In a murine HLA class II model of GAS infection, establishment of GAS infection was dependent on SpeA, and immunization with an SpeA toxoid elicited anti-SpeA IgG that was protective against GAS infection (21, 31). Our data indicate that differential binding of SpeA to HLA class II alleles may predict susceptibility of individuals to GAS infection. More broadly, these data support central roles for SpeA and anti-SpeA IgG in tonsillitis pathogenesis and GAS protective immunity, respectively. Strong binding of SpeA to HLA DQB1*06:02 may facilitate the development of SpeA-specific GC-TFH cells to provide help to BGC cells to generate anti-SpeA IgG to neutralize SpeA upon reexposure. An understanding of this immune evasion strategy may now allow for rational design of countermeasures. An inactivated SpeA toxoid vaccine may be a simple and reasonable candidate for consideration as a strep throat and RT vaccine and as a means to reduce costly RT antibiotics treatments and surgeries per year and to reduce childhood strep throat disease burden generally.

In conclusion, we provide evidence that RT is a genetic immunosusceptibility disease with a role for SpeA and GC-TFH cells. We have identified correlates of disease both on the side of the pathogen and on the side of the immune system. These findings have several implications, including the plausibility of SpeA as a potential vaccine target for RT and strep throat generally. Lastly, the finding of GzmB+ perforin+ GC-TFH cells points to a pathological mechanism of GC control.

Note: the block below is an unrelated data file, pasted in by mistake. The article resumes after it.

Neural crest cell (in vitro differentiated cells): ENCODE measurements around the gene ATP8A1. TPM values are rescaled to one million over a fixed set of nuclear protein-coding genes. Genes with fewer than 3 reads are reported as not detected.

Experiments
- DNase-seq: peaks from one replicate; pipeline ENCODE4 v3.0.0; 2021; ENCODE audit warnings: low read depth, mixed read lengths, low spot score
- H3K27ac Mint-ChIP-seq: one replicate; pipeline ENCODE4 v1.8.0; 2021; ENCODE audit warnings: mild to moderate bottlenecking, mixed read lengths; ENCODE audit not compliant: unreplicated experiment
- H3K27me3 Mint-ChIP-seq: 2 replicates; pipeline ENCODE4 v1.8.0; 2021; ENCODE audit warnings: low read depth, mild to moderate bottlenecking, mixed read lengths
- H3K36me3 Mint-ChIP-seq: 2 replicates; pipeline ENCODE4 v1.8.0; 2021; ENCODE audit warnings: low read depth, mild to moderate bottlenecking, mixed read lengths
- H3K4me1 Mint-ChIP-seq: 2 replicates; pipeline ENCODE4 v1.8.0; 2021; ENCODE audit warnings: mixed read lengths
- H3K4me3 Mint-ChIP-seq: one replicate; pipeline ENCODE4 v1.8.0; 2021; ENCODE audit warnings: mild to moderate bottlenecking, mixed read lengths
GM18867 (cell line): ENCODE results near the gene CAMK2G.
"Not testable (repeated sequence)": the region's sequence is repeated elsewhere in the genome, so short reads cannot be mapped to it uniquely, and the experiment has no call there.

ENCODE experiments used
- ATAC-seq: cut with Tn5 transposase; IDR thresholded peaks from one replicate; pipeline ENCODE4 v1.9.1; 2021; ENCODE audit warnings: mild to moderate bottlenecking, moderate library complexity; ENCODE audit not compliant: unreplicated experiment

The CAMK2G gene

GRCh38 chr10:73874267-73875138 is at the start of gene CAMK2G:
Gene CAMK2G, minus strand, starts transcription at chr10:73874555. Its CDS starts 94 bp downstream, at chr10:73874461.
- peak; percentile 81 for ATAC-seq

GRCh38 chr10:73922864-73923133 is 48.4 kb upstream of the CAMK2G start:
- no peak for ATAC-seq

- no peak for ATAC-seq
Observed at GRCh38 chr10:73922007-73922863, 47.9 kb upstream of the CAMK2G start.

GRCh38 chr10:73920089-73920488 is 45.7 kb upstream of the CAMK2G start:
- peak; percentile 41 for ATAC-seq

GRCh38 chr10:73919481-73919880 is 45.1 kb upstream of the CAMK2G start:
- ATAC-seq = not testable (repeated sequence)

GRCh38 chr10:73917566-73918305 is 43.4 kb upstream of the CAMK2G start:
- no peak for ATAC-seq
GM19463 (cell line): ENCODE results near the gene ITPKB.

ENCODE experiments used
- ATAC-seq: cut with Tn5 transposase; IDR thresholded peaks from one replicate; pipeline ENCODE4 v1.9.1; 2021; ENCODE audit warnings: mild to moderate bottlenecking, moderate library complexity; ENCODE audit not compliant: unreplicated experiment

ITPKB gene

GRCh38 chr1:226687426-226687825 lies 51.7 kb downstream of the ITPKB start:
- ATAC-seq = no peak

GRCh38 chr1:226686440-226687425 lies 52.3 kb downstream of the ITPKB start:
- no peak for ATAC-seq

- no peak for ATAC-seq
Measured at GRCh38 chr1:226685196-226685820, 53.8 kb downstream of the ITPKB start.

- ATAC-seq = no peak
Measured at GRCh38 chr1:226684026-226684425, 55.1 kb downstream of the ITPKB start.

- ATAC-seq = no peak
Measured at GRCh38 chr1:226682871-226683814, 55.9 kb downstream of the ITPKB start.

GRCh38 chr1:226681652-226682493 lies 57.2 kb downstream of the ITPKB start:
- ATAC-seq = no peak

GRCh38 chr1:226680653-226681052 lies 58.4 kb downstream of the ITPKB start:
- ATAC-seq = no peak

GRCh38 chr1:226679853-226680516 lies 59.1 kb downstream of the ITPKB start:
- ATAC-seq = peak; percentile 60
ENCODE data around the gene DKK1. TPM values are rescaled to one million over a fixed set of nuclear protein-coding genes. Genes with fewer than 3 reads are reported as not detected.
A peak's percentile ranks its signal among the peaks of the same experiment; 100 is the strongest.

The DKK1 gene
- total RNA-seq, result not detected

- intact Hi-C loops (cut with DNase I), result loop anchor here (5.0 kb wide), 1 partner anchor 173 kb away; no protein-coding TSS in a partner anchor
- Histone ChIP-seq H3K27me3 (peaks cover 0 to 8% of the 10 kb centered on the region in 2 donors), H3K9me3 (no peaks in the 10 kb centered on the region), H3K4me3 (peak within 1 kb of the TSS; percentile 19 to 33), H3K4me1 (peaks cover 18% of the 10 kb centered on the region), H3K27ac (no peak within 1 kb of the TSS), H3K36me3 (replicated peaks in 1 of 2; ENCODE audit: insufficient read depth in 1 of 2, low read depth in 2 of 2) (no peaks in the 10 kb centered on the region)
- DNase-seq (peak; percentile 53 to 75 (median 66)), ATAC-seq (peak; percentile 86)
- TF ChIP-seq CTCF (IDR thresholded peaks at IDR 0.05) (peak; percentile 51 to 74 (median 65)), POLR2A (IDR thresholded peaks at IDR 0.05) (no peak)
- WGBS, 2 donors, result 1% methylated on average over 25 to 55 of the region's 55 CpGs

Study design

The goal of the study was to understand why only some children get recurrent GAS-associated tonsillitis. On the basis of discussions with pediatricians and pediatric otolaryngologists, we restricted recruitment to children ages 5 to 18 years undergoing tonsillectomies as GAS RT afflicts school-aged children. Tonsils were obtained from children at Rady Children’s Hospital or the Naval Medical Center, undergoing tonsillectomies for either GAS-associated RT or sleep apnea. Sleep apnea was chosen as the comparator group because (i) tonsils are never removed from healthy children; (ii) partial tonsil biopsies are not feasible because of the small risk of life-threatening oropharyngeal hemorrhage; (iii) cadaveric tonsils are not adequate for GC research purposes because there are few live cells to perform functional assays, and the quality of the cells is uncertain because of the highly apoptotic nature of GCs; (iv) pediatric whole-body organ donors are extremely rare, and those with tonsils harvested are even rarer; and (v) sleep apnea is another common indication for tonsillectomy but is not associated with a known infectious etiology. Enrollment of children from the same geographic area controlled for circulating GAS strains within the community. Otolaryngologists performing the tonsillectomies determined indication for tonsillectomy (RT or sleep apnea) based on clinical history and laboratory data from referring pediatricians. Inclusion criteria were age and indication for tonsillectomy. Exclusion criteria included active infection, malignancy, autoimmunity, mixed indication (RT/apnea), and age < 5 years. Substantial effort was made to control for age in enrolling RT and non-RT children. Gender was documented and reported but was not an inclusion criterion.